Optimum Spanloads Incorporating Wing Structural Considerations And Formation Flying
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For single aircraft, a discrete vortex method which performs the calculations in the Trefftz plane has been used to calculate optimum spanloads for non-coplanar multi-surface configurations. The method includes constraints for lift coefficient, pitching moment coefficient and wing root bending moment. This wing structural constraint has been introduced such that wing geometry is not changed but the modified load distributions can be related to wing weight. Changes in wing induced drag and weight were converted to aircraft total gross weight and fuel weight benefits, so that optimum spanloads that give maximum take-off gross weight reductions can be found. Results show that a reduction in root bending moment from a lift distribution that gives minimum induced drag leads to more triangular spanloads, where the loads are shifted towards the root, reducing wing weight and increasing induced drag. A slight reduction in root bending moment is always beneficial, since the initial increase in induced drag is very small compared to the wing weight decrease. Total weight benefits were studied for a Boeing 777-200IGW type configuration, obtaining take-off gross weight improvements of about 1% for maximum range missions. When performing economical, reduced-range missions, improvements can almost double. A long range, more aerodynamically driven aircraft like the Boeing 777-200IGW will experience lower benefits as a result of increasing drag. Short to medium range aircraft will profit the most from more triangular lift distributions.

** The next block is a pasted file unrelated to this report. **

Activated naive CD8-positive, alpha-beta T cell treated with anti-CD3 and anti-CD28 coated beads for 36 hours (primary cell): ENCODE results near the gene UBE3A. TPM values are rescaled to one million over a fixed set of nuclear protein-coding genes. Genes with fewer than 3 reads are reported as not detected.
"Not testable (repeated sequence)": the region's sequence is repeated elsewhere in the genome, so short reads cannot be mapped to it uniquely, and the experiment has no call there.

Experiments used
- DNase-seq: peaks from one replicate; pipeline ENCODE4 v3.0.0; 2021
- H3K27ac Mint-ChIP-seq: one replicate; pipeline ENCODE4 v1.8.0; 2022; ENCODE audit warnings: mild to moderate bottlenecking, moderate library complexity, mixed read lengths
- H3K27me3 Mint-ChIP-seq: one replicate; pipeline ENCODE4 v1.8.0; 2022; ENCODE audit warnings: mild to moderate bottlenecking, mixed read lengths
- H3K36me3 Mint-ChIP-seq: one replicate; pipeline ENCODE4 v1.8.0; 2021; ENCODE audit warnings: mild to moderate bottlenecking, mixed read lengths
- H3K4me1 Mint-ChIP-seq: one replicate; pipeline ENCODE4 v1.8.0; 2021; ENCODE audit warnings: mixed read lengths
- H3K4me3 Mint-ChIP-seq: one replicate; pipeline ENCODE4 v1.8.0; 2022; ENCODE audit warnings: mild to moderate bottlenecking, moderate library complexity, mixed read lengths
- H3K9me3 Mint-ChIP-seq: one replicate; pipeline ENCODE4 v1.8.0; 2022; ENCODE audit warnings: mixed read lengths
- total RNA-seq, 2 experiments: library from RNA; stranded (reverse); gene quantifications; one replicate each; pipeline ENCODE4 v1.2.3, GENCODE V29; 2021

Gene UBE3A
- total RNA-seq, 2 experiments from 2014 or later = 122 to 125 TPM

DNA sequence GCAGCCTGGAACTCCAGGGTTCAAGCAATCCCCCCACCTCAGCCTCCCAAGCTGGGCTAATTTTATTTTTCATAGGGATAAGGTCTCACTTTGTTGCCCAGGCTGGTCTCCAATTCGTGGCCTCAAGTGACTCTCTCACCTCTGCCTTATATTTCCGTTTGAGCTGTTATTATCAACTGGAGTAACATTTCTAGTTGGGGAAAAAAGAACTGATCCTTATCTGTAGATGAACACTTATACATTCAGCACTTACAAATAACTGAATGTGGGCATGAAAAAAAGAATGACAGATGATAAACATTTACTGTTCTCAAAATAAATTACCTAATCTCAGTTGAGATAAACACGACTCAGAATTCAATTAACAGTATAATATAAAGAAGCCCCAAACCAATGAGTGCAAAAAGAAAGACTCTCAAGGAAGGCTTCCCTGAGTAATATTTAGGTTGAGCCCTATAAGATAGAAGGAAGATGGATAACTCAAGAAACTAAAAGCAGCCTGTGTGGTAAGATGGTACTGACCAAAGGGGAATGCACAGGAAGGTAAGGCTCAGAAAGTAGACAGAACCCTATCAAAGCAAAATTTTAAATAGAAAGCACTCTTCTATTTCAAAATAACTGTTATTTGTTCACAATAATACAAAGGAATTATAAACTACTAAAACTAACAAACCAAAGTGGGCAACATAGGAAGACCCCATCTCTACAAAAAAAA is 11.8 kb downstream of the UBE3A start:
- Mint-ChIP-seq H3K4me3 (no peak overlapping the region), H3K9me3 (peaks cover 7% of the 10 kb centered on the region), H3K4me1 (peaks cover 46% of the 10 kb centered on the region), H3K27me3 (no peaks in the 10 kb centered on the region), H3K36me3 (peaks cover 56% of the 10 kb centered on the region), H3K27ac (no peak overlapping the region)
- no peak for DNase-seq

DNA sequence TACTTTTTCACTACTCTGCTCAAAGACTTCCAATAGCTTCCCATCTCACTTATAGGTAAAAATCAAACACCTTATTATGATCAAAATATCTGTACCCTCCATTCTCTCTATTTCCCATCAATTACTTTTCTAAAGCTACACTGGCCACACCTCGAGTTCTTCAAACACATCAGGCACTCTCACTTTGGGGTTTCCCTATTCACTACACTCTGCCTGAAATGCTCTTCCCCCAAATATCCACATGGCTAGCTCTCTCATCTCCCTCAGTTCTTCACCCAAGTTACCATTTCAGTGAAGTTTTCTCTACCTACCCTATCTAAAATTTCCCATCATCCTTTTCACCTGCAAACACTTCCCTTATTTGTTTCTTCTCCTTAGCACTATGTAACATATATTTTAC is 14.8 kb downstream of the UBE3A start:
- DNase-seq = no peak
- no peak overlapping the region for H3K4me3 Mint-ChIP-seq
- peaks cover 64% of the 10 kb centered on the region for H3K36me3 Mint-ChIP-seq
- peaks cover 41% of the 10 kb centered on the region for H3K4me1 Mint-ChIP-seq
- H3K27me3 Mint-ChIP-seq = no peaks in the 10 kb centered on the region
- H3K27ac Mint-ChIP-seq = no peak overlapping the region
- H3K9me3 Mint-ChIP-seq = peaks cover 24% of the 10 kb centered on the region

Formation flight configurations can also result in large induced drag reductions for load distributions that deviate from the elliptical one. Optimum spanloads for a group of aircraft flying in an arrow formation were studied using the same discrete vortex method, now under constraints in lift, pitching moment and rolling moment coefficients. It has been shown that large general improvements in induced drag can be obtained when the spanwise and vertical distances between aircraft are small. In certain cases, using our potential flow vortex model, this results in negative (thrust) induced drag on some airplanes in the configuration. The optimum load distributions necessary to achieve these benefits may, however, correspond to a geometry that will produce impractical lift distributions if the aircraft are flying alone. Optimum separation among airplanes in this type of formation is determined by such diverse factors as the ability to generate the required optimum load distributions or the need for collision avoidance.
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